Wednesday, November 10, 2010

Lumberjack Party at T.R.A.C.S.

Saturday 13th November Noon SLT (9pm CET) we have a Lumberjack Party.
This time our party is not at the club but at the front of our house.
A lumberjack is a worker in the logging industry who performs the initial harvesting and transport of trees for ultimate processing into forest products. The term usually refers to a bygone era (before 1945) when hand tools were used in harvesting trees principally from virgin forest. Because of its historical ties, the term lumberjack has become ingrained in popular culture through folklore, media, and spectator sports. The work was difficult, dangerous, intermittent, low-paying, and primitive in living conditions, but the men built a traditional culture that celebrated strength, masculinity, confrontation with danger, and resistance to modernization.

In popular and folklore culture
In popular culture, the stereotypical cliché of a lumberjack is a strong, burly, usually bearded man who lives to brave the natural environment. He is depicted wearing suspenders, a long-sleeved plaid flannel shirt, and heavy boots. He is often depicted as being very hungry and eating a large stack of flapjacks or pancakes. He works by cutting down trees with either an axe or with the help of another lumberjack, a crosscut saw, as opposed to the modern chainsaw.

Statue of a stereotypical lumberjack in Portland, Oregon.The most famous depiction of a lumberjack in folklore is Paul Bunyan. Several towns claim to have been the home of Paul Bunyan and have statues of Bunyan and his ox "Babe" in the town.

Paul Bunyan
was the biggest, strongest, toughest lumberjack who ever picked up an axe. There are stories about how Bunyan created the great lakes and the Grand Canyon all by himself. His sidekick was Babe, the Blue Ox, himself a massive animal. Paul Bunyan was said to have come from Maine or Minnesota or maybe Michigan and all have a claim to the legendary woodsman known to chop down trees by the acre.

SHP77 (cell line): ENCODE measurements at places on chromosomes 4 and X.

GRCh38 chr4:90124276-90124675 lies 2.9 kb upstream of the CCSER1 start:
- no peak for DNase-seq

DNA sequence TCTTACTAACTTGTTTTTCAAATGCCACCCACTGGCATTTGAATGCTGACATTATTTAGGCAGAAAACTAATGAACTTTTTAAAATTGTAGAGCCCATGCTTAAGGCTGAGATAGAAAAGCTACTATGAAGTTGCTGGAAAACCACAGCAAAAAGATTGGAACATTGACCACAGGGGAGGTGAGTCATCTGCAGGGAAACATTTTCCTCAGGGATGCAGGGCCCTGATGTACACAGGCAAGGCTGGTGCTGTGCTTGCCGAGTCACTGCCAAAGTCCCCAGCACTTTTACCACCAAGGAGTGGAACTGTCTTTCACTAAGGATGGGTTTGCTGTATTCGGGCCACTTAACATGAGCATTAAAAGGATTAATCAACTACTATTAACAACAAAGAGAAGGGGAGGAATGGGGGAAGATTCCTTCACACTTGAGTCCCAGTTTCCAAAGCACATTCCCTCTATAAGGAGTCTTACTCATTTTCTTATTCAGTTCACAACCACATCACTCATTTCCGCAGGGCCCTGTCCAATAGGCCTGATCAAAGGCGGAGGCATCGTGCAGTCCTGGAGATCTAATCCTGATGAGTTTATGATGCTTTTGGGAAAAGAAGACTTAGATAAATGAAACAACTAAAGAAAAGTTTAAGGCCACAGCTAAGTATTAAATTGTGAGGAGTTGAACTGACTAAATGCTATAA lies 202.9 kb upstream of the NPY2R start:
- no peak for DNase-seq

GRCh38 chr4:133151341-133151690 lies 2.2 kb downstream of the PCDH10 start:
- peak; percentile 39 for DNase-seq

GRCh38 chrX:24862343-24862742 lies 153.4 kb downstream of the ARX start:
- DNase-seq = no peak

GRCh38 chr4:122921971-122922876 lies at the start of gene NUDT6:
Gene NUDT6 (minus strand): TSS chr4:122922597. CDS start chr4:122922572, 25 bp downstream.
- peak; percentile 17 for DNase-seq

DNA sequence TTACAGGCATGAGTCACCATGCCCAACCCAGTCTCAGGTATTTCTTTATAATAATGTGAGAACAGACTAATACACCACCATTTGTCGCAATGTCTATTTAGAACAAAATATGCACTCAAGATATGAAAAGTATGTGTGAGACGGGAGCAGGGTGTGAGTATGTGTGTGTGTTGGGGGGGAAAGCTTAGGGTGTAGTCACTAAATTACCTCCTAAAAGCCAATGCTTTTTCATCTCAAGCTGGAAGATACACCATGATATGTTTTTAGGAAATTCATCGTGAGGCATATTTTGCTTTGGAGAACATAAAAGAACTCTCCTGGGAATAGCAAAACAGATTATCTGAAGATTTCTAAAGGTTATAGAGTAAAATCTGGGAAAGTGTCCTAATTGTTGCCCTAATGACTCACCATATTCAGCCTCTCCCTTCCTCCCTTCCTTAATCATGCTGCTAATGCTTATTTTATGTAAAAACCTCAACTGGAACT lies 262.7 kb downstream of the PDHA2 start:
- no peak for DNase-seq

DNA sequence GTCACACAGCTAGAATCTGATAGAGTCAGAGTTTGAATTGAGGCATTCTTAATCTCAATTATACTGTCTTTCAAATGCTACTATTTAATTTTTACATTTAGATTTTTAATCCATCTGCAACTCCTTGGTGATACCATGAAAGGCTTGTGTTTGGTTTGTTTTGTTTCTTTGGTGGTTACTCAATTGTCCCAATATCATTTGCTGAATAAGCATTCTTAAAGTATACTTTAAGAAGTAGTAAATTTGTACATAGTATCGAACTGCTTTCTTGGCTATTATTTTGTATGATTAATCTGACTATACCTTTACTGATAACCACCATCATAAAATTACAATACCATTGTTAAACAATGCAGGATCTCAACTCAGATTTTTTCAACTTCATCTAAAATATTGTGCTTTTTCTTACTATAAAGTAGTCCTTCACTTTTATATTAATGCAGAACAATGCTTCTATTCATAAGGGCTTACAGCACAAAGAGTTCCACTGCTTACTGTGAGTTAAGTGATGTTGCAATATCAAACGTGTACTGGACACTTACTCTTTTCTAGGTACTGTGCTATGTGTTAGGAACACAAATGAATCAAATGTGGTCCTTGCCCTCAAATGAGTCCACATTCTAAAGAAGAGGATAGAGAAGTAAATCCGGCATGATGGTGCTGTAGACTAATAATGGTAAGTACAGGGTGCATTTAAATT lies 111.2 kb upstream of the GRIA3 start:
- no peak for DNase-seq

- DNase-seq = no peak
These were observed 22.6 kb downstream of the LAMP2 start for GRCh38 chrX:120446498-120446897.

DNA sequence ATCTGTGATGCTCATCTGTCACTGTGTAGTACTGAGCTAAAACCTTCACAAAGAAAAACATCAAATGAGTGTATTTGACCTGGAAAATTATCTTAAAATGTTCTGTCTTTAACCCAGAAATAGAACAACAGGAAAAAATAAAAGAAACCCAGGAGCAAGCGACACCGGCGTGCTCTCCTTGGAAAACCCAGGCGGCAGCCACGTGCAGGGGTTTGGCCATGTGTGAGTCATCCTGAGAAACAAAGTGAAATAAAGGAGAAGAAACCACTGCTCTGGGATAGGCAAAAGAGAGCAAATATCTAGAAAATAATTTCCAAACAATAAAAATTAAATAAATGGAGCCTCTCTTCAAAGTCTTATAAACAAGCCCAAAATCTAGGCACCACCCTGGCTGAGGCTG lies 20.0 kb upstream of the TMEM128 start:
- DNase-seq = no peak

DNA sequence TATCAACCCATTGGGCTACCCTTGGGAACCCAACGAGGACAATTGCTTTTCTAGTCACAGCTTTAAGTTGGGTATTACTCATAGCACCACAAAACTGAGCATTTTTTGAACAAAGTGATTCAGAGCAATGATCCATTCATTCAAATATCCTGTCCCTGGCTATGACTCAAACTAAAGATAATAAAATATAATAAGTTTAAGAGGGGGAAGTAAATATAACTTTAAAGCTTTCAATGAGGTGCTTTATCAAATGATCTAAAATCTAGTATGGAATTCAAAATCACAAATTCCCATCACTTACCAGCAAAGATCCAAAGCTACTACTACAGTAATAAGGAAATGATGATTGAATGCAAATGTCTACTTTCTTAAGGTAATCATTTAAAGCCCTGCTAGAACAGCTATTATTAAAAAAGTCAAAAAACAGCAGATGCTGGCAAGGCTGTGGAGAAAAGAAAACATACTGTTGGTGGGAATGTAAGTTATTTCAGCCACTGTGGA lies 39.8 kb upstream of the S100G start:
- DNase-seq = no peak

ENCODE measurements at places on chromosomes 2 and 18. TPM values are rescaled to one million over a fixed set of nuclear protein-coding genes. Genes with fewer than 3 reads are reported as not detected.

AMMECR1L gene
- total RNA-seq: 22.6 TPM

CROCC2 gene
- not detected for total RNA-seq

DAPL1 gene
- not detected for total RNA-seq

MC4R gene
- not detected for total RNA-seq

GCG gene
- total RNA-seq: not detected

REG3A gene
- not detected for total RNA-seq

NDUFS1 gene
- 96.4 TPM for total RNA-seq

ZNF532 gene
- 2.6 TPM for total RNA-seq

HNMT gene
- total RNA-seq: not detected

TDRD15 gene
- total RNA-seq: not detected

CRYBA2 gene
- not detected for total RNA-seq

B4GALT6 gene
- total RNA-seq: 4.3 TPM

Paul Bunyan was so big it took 3 storks to deliver him. When he was a year old, he had to wear his father's clothes because nothing else would fit. He used wagon wheels as buttons and a bent crowbar as a safety pin to keep his nappies on. His pet ox, Blue, was found in a snow drift one year when it was so cold even the snow turned blue and turned his coat blue for all time.

Lumberjacks rapidly developed their own distinctive musical culture of work songs. Many were based on traditional European folk tunes, with lyrics that reflected the lives, experiences and concerns of lumberjacks, with the themes of cutting, hauling, rolling and driving, as well as narrative songs that involved romance.
In Monty Python, a popular skit is "The Lumberjack Song" known for its refrain "I'm a lumberjack and I'm okay / I sleep all night and I work all day".

Johnny Cash recorded a song about lumberjacks titled "Lumberjack", which appeared on the Ride This Train album.

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